International Journal of Cancer 03/2014; DOI:10.1002/ijc.28781 · 5.01 Impact Factor
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    ABSTRACT: ERα functions are tightly controlled by numerous post-translational modifications including arginine methylation, which is required to mediate the extranuclear functions of the receptor. We report that upon oestrogenic stimulation, JMJD6, the only arginine demethylase described so far, interacts with and regulates methylated ERα (metERα) function. Moreover, by combining the silencing of JMJD6 with demethylation assays, we show that metERα is a new substrate for JMJD6. We propose that the demethylase activity of JMJD6 is a decisive regulator of the rapid physiological responses to oestrogen.
    PLoS ONE 02/2014; 9(2):e87982. DOI:10.1371/journal.pone.0087982 · 3.53 Impact Factor
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    ABSTRACT: In situ proximity ligation assay (PLA) is a powerful method for detection, localization, and quantification of proteins, protein-protein interactions, and posttranslational modifications. Proteins detected by two specific antibodies are recognized by proximity probes conjugated with complementary oligonucleotides to allow the formation of circular DNA probes when bound in close proximity. Subsequent amplification of this DNA can then be visualized. Here, we describe the in situ PLA method for the detection of the ERα/Src/PI3K complex in breast cancer. We used two different techniques for detecting the signals: fluorescent detection for cell line analysis and bright-field revelation, which is better suited to clinical analysis of patient samples.
    Methods in Molecular Biology 01/2014; 1204:135-43. DOI:10.1007/978-1-4939-1346-6_12 · 1.29 Impact Factor
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    ABSTRACT: Acquisition of resistance to aromatase inhibitors (AIs) remains a major drawback in the treatment of estrogen receptor alpha (ERα) positive breast cancers. The Res-Ana cells, a new model of acquired resistance to anastrozole, were established by long-term exposure of aromatase overexpressing MCF-7 cells to this drug. These resistant cells developed ER-independent mechanisms of resistance and decreased sensitivity to the AI letrozole or to ERα antagonists. They also displayed a constitutive activation of the PI3K/Akt/mTOR pathway and a deregulated expression of several ErbB receptors. An observed increase in the phospho-Akt/Akt ratio between primary and matched recurrent breast tumors of patients who relapsed under anastrozole adjuvant therapy also argued for a pivotal role of the Akt pathway in acquired resistance to anastrozole. Ectopic overexpression of constitutively active Akt1 in control cells was sufficient to induce de novo resistance to anastrozole. Strikingly, combining anastrozole with the highly selective and allosteric Akt inhibitor MK-2206 or with the mTOR inhibitor rapamycin increased sensitivity to this AI in the control cells and was sufficient to overcome resistance and restore sensitivity to endocrine therapy in the resistant cells. Our findings lead to us proposing a model of anastrozole acquired resistance based on the selection of cancer-initiating-like cells possessing self-renewing properties, intrinsic resistance to anastrozole and sensitivity to MK-2206. Altogether, this work demonstrated that the Akt/mTOR pathway plays a key role in resistance to anastrozole and that combining anastrozole with Akt/mTOR pathway inhibitors represents a promising strategy in the clinical management of hormone-dependent breast cancer patients. © 2013 Wiley Periodicals, Inc.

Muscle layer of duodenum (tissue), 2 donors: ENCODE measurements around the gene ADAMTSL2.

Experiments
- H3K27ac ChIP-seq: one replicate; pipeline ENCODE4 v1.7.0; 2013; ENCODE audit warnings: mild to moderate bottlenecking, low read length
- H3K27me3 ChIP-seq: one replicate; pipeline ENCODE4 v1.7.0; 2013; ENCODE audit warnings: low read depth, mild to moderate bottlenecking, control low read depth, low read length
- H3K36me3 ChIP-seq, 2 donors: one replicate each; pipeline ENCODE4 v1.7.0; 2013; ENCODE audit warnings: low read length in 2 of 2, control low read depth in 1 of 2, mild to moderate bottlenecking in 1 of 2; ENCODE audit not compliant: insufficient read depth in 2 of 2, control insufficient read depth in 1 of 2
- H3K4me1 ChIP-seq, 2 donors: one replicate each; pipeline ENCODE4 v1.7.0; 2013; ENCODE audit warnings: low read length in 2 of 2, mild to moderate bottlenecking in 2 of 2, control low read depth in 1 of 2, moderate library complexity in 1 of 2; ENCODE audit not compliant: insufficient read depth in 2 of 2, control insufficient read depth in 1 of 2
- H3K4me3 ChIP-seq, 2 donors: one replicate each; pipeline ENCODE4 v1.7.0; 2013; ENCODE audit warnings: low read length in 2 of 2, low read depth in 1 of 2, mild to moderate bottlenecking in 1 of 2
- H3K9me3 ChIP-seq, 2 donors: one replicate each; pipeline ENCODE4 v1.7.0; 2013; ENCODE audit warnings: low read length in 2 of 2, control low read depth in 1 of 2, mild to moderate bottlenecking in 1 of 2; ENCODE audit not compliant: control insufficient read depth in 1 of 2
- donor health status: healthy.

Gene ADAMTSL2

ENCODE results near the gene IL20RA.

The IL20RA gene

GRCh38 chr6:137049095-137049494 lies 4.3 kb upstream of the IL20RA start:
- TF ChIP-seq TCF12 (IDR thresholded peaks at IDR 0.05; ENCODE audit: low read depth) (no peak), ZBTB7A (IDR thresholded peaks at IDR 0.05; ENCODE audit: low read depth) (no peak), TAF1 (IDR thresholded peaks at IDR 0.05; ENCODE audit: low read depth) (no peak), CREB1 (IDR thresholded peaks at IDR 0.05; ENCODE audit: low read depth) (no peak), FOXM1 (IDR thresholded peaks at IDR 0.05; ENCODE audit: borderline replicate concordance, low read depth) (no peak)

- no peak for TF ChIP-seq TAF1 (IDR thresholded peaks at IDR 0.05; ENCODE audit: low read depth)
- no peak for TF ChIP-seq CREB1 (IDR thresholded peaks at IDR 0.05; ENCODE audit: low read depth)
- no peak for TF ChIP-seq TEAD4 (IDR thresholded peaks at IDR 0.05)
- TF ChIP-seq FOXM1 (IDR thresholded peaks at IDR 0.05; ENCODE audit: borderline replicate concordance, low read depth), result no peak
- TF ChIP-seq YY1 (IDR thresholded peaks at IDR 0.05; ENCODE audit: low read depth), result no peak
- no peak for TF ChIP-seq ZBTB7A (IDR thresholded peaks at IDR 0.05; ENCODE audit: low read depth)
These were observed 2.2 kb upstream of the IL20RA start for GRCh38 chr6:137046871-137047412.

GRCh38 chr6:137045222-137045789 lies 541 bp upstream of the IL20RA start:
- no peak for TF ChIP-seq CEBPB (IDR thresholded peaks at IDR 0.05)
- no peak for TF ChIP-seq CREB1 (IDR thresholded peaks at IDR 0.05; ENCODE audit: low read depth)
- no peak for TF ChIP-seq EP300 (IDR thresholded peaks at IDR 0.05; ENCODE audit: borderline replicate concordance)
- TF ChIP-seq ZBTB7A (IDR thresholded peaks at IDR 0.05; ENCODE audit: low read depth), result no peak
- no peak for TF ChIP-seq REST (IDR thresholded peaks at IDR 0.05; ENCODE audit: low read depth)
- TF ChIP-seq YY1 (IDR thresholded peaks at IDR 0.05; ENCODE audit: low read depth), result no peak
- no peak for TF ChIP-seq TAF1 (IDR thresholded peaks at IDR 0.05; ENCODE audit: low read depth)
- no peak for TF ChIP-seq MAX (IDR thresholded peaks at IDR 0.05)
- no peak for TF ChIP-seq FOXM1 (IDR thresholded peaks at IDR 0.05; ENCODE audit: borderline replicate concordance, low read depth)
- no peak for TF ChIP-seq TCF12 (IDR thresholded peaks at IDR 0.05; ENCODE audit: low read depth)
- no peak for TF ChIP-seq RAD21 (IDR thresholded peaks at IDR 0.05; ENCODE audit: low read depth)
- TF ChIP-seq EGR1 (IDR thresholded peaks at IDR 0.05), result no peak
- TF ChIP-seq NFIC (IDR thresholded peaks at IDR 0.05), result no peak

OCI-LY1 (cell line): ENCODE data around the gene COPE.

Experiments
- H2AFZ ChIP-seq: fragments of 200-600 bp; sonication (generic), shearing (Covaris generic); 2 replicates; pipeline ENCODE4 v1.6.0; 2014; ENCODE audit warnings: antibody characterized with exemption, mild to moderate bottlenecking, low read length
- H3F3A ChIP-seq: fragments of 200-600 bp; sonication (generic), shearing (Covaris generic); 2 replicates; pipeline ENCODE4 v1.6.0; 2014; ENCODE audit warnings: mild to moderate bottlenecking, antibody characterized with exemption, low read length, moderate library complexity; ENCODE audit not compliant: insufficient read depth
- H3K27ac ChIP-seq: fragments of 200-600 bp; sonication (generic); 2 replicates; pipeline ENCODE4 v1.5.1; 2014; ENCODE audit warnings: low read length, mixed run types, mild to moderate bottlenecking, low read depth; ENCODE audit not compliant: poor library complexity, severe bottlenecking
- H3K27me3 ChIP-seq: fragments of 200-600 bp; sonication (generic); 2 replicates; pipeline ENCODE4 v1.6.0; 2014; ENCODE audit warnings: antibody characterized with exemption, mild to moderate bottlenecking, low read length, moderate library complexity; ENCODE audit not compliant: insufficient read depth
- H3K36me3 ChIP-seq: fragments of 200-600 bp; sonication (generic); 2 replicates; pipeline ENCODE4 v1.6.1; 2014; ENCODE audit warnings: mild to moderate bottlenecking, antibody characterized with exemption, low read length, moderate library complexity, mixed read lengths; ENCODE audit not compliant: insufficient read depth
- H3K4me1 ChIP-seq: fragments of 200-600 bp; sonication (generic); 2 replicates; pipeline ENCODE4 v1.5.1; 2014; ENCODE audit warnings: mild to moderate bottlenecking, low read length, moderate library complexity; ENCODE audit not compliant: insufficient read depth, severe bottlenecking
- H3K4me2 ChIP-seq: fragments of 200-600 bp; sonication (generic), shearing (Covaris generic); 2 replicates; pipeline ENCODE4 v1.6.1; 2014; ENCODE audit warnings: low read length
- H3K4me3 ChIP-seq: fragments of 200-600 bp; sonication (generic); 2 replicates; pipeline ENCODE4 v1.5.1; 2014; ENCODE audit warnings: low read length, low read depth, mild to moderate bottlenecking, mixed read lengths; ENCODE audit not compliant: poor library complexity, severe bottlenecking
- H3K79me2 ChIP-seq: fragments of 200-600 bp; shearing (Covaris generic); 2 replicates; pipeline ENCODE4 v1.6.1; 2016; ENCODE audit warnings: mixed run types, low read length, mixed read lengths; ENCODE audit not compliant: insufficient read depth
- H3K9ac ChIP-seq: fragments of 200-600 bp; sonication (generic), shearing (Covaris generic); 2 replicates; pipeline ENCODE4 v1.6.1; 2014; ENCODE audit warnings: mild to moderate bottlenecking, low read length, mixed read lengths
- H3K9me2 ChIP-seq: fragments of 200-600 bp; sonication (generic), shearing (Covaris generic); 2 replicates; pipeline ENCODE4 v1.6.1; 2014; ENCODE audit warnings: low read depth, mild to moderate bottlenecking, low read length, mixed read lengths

International Journal of Cancer 10/2013; 133(7). DOI:10.1002/ijc.28182 · 5.01 Impact Factor